Last Saturday (November 1st) was National Book Lovers Day, one of two book lovers days each year to encourage people to read. This got me thinking about some of my favorite professional books.
I love reading and there are many, many great books for nonprofit professionals that I cherish (including Gail Perry’s Fired-Up Fundraising, Kivi Leroux Miller’s Nonprofit Marketing Guide, Nonprofit Sustainability: Making Strategic Decisions for Financial Viability, Ken Burnett’s Relationship Fundraising, anything written by Jerold Panas, and so many, many others).
I thought I’d write about a few of my favorites that don’t often make the top fundraising or nonprofit book lists because they are not written for nonprofit professionals, yet, they’ve been very helpful to me in my nonprofit career. If you’re looking for a good read, pull-up a comfy chair and try one of these:
The Progress Principle: Using Small Wins to Ignite Joy, Engagement, and Creativity at Work (2011) by Teresa Amabile and Steven Kramer. I love this book. It’s not written for nonprofits. It’s written for leaders. All development directors are leaders—if they’re not leading a department, they’re probably providing leadership to a development committee.
The basic premise of the book (in brief) is that people are intrinsically motivated. The book makes a welcome challenge to the typical HR premise that employees respond best to carrots and sticks. In fact, carrots and sticks can be de-motivating. Instead, what is most motivating to employees is progress forward in meaningful work. The book outlines how to create and nurture a positive, constructive work environment and how to reduce the things that hinder employee progress.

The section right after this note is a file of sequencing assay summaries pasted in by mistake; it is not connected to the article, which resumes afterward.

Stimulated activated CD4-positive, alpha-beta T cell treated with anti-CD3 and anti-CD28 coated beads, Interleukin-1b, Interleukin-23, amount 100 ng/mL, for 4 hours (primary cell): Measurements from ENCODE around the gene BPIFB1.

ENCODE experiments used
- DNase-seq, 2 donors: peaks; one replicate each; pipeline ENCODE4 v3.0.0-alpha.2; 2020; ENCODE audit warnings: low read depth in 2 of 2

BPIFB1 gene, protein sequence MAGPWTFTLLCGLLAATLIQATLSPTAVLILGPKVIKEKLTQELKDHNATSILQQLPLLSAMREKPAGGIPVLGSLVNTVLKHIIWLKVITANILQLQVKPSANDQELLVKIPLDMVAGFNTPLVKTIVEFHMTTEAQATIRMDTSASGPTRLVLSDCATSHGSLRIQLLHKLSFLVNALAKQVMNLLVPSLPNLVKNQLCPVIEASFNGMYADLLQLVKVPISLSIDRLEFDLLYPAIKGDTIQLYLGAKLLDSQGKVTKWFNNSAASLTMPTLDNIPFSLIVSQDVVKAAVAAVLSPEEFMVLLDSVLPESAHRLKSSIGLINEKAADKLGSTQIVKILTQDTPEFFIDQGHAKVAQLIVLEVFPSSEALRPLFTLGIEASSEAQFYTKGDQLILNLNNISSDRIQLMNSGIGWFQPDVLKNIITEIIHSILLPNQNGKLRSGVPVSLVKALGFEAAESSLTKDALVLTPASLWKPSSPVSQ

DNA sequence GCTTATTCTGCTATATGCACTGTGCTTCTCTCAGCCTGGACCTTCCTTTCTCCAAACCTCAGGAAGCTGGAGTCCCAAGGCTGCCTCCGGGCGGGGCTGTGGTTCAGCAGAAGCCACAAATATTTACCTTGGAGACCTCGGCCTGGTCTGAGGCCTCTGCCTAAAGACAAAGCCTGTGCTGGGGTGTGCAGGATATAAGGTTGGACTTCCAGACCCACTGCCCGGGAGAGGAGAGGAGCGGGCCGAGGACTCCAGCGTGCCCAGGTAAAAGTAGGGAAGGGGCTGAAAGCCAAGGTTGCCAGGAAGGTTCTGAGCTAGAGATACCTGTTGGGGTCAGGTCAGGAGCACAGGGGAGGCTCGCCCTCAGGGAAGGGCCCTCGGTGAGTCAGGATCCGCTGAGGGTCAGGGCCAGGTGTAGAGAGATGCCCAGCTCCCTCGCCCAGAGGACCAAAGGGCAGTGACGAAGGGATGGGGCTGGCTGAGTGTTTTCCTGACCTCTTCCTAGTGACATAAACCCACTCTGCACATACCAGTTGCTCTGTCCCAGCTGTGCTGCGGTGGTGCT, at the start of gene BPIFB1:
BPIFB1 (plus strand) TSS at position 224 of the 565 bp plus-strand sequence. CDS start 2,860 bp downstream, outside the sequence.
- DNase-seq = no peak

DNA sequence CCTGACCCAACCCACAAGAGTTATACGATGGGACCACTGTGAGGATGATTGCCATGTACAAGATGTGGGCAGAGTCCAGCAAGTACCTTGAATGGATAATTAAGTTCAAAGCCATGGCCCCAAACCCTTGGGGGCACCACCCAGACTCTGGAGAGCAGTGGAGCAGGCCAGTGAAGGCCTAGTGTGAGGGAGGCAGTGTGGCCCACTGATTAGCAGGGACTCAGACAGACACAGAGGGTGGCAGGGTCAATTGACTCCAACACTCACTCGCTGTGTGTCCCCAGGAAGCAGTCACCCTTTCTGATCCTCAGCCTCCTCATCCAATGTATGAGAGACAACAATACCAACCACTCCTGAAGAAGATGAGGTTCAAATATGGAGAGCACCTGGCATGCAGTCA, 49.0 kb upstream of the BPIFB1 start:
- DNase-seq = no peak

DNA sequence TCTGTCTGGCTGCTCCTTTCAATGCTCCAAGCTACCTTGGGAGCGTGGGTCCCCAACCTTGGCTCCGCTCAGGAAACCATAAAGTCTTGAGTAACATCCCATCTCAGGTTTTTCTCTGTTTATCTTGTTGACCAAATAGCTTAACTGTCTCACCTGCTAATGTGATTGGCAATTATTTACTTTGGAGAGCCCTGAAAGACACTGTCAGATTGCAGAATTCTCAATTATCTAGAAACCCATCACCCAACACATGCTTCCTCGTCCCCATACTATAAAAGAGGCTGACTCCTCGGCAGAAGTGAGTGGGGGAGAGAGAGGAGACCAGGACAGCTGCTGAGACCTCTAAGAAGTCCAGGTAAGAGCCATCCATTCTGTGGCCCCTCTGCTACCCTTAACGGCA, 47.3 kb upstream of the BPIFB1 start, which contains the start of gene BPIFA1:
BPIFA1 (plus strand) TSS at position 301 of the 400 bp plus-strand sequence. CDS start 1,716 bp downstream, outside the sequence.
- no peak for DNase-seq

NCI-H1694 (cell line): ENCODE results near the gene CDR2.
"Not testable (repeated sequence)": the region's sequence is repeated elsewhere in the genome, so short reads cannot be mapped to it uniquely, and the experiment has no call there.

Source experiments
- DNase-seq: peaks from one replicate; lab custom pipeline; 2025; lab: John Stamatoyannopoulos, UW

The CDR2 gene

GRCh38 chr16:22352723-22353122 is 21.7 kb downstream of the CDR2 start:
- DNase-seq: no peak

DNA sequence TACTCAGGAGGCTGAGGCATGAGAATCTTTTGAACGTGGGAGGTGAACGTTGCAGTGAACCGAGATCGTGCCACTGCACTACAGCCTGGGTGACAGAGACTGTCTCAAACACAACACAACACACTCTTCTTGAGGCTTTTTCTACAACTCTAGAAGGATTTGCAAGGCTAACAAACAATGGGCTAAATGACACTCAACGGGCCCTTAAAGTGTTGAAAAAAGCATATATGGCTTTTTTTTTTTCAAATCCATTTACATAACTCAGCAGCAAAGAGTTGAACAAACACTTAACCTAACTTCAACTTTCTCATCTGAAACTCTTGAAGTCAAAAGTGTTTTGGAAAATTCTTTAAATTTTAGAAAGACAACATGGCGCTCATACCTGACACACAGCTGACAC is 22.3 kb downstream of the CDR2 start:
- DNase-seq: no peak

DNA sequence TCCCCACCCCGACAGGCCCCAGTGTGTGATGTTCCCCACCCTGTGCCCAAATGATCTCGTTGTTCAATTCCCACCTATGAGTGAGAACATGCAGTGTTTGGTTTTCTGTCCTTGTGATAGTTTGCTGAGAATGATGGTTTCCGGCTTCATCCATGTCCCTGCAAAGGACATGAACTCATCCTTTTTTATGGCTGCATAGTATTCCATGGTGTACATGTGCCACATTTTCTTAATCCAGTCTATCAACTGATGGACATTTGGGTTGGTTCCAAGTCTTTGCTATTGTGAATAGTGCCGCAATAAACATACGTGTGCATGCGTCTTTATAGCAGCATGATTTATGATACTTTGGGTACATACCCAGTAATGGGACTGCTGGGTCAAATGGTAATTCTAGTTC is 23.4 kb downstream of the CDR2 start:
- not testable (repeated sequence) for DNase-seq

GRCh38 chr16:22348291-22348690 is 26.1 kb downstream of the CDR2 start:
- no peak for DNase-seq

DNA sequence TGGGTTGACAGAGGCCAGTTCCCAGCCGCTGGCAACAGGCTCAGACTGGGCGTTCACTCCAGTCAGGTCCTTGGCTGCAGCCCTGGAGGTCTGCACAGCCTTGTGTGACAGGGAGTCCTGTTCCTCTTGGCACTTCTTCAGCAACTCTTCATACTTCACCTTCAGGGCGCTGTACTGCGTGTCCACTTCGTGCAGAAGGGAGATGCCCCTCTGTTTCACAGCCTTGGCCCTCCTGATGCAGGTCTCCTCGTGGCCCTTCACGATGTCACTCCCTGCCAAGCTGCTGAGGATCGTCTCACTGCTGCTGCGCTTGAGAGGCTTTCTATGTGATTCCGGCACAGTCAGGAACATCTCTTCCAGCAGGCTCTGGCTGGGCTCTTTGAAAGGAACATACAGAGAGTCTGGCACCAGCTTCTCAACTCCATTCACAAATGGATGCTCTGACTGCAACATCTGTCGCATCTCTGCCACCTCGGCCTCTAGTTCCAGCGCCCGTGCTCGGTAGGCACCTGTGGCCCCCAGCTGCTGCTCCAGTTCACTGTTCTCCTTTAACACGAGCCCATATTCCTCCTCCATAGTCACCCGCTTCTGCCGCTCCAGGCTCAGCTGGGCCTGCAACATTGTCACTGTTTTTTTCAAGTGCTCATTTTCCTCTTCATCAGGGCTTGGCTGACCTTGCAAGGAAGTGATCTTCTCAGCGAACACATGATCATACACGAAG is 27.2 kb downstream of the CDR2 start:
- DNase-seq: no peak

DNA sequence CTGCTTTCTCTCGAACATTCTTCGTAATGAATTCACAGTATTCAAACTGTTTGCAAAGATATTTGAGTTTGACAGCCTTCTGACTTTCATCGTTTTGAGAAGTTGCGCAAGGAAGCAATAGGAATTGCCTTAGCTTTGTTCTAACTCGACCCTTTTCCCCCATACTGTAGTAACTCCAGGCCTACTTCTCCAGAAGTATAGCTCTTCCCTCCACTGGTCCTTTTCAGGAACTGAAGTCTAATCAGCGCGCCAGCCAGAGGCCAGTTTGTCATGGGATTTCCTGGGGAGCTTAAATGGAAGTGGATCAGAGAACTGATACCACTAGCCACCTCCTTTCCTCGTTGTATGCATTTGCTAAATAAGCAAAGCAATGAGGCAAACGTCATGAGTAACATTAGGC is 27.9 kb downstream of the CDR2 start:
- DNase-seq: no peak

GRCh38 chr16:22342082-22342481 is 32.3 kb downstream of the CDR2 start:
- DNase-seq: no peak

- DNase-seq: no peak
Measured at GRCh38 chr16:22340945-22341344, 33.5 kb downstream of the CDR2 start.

As someone who has never liked being “incentivized” by, for example, a board of directors (“If you make this goal, there will be this reward”) and who has often felt a little insulted by these types of inducements [Me: You guys don’t think I’m already motivated to try as hard as I can to reach that goal? You guys think I need this incentive to give you my best?”], I very much appreciate the book’s argument and find that, for me personally, it holds water.
Anyone wanting to know how to keep a team motivated (board, staff, or other volunteer), this is a great read.
A Spirituality of Fundraising by Henri Nouwen (2010). This book transformed how I look at wealth and wealthy people which has strengthened my ability to do major gifts work. Whether you are religious or not, you’ll find wisdom and nourishment in this very small, deceptively simple book. It’s a quick read, but it changed me. How many books can you say that about?
Also not written specifically for nonprofit organizations: Crucial Conversations: Tools for Talking When Stakes are High (2002). This book, written by Kerry Patterson, Joseph Grenny, and their team, is one I have loaned to many, many staff members through the years. When I am faced with having a difficult conversation, I pull this book out and review. The book outlines a step-by-step process whereby people with differing opinions about important issues can discuss their varying points of view to find common ground and purpose and better ways to understand one another.
I believe this book is so helpful and important that it should be required reading for all people, not just those working for nonprofits.
What are your favorite professional books? What has guided your career development? I’m always looking for a good read – make a recommendation.